Masters and PhD programme for capacity building in law faculties: Engendering human rights and law in Southern and Eastern Africa
Project title: Masters, PhD and Research programme for Capacity building in Law faculties in Southern and Eastern Africa.
Zimbabwe, Malawi, Zambia, and Kenya are countries facing major challenges of reforming laws to conform to new constitutions that guarantee expanded rights of gender equality.
The national constitutions in these countries mandate gender equality, but law reform, implementation of laws and especially teaching of law beyond specific women and law courses, remains at best gender neutral and unresponsive to sex and gender analysis. Knowledge about gender issues has typically been confined to women’s law as a separate discipline at undergraduate and postgraduate level.
Thus there is a crucial need to mainstream knowledge about gender, non-discrimination, human rights and socio-economic rights into national legal education to have a broader impact on national law reform, policy formation and legal service delivery in the region.
Strengthened research and teaching capacity in Women’s Law
The project targets capacity building at four universities in Southern and Eastern Africa with assistance from the University of Oslo in teaching, curriculum revisions, supervision of master and PhD candidates and research.
Academic staff at the partner institutions will strengthen their research and teaching capacity to be able to integrate the right to gender equality, non-discrimination and relevant social and economic rights into courses taught and research produced.
Programmes and courses at both undergraduate and post-graduate level will be strengthened with new literature produced through joint research between north-south and south-south partners.
Building on 25 years of cooperation
From 1993 to 2012, Norway has supported the Masters in Women’s Law programme at the Southern and Eastern African Regional Centre for Women’s Law (SEARCWL) with approximately NOK 67 million. More than 200 students have graduates from countries throughout the region.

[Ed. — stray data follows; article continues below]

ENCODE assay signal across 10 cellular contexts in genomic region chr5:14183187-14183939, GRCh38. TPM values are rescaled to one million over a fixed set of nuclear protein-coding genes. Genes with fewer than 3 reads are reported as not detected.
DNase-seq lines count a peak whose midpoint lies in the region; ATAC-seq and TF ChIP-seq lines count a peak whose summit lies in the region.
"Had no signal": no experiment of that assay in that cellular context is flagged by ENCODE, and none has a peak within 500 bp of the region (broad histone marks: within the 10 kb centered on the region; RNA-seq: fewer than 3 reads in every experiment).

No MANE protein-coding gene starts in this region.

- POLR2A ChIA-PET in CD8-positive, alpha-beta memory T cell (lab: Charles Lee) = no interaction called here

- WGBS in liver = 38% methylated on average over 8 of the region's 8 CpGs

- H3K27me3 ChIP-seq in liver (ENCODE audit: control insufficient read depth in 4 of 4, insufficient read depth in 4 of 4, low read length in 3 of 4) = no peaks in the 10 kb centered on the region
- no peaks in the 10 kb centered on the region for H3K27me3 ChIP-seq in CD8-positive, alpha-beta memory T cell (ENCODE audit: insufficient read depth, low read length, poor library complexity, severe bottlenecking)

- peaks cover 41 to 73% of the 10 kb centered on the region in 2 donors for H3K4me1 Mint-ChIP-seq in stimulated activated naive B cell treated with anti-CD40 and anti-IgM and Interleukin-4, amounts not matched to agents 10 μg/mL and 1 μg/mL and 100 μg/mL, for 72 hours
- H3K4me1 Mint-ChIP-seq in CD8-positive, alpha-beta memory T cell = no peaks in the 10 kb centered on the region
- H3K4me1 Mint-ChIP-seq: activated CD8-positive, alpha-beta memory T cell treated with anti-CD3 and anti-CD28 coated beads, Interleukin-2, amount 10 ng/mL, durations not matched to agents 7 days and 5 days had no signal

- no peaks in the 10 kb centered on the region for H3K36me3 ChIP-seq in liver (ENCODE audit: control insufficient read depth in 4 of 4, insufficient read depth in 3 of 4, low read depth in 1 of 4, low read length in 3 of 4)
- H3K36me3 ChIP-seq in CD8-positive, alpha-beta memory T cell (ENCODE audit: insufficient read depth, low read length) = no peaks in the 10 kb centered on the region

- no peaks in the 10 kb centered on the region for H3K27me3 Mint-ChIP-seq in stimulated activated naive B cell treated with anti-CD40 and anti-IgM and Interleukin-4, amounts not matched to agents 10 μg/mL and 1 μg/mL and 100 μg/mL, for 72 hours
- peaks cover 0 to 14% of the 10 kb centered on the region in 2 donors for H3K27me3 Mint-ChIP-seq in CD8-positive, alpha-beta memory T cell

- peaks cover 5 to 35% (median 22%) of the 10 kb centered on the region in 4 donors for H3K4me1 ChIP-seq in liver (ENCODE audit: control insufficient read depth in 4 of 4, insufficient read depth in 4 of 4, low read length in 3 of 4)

Staff and graduates have helped to write Zimbabwe’s legislation against violence against women. They have also contributed to a change in the law of inheritance and succession that gives women equal rights.
Students from Zambia’s police force are behind official guidelines for the investigation of violence against women and they have provided training on this subject.
In addition to individual capacity strengthening of university staff, the NORHED project will include capacity development at the institutional level, including system strengthening and infrastructure development, to build strong and sustainable academic institutions.
Key goals and achievements
Increased respect, promotion and protection of gender equality, non-discrimination and socio-economic rights in LMIC countries. Law school graduates from LMIC institutions will have the capacity to apply these standards in their professional work in legal institutions, such as courts, law reform bodies, law firms and legal NGOs.
The objectives of the project are
- Law school/faculty curricula at LMIC partner universities at all levels reformed with human rights, socio-economic rights, non-discrimination, equality and gender as core elements.
- Academic staff at LMIC partner institutions with strengthened academic, research and teaching capacity able to engage with high levels of legal and academic skills in the international arena with special emphasis on gender equality, non-discrimination and relevant socio-economic rights.
- Specially recruited masters’ students from groups experiencing discrimination on multiple grounds, such as the intersections of gender, ethnicity or disability participated equally with other master students at SEARCWL.
- Knowledge transfer between South-South and South-North institutions.
- ICT equipment available, and policies and systems developed to ensure sustainable capacity to educate and research at LMIC partner law schools/faculties.
- Administrative and financial systems improved and developed to meet academic, teaching and research requirements.
2014-2018: 18 million NOK